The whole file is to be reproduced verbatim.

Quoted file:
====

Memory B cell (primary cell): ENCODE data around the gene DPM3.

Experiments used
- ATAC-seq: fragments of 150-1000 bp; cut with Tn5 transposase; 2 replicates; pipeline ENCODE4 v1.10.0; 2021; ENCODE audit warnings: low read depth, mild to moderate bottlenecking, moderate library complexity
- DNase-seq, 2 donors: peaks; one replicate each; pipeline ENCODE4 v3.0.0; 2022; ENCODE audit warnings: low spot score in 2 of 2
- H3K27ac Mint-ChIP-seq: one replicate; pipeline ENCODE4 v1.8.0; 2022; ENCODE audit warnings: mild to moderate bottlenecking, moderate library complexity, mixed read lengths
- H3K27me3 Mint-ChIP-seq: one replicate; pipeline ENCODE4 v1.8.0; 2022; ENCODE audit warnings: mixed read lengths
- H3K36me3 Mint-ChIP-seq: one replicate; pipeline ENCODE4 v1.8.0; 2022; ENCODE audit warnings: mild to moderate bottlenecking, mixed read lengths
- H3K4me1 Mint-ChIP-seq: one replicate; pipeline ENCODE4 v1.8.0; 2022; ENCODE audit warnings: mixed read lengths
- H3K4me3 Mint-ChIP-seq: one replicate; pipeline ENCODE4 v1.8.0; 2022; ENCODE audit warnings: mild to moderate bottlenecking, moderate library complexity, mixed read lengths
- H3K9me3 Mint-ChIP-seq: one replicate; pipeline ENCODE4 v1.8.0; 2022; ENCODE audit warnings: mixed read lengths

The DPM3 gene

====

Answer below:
Memory B cell (primary cell): ENCODE data around the gene DPM3.

Experiments used
- ATAC-seq: fragments of 150-1000 bp; cut with Tn5 transposase; 2 replicates; pipeline ENCODE4 v1.10.0; 2021; ENCODE audit warnings: low read depth, mild to moderate bottlenecking, moderate library complexity
- DNase-seq, 2 donors: peaks; one replicate each; pipeline ENCODE4 v3.0.0; 2022; ENCODE audit warnings: low spot score in 2 of 2
- H3K27ac Mint-ChIP-seq: one replicate; pipeline ENCODE4 v1.8.0; 2022; ENCODE audit warnings: mild to moderate bottlenecking, moderate library complexity, mixed read lengths
- H3K27me3 Mint-ChIP-seq: one replicate; pipeline ENCODE4 v1.8.0; 2022; ENCODE audit warnings: mixed read lengths
- H3K36me3 Mint-ChIP-seq: one replicate; pipeline ENCODE4 v1.8.0; 2022; ENCODE audit warnings: mild to moderate bottlenecking, mixed read lengths
- H3K4me1 Mint-ChIP-seq: one replicate; pipeline ENCODE4 v1.8.0; 2022; ENCODE audit warnings: mixed read lengths
- H3K4me3 Mint-ChIP-seq: one replicate; pipeline ENCODE4 v1.8.0; 2022; ENCODE audit warnings: mild to moderate bottlenecking, moderate library complexity, mixed read lengths
- H3K9me3 Mint-ChIP-seq: one replicate; pipeline ENCODE4 v1.8.0; 2022; ENCODE audit warnings: mixed read lengths

The DPM3 gene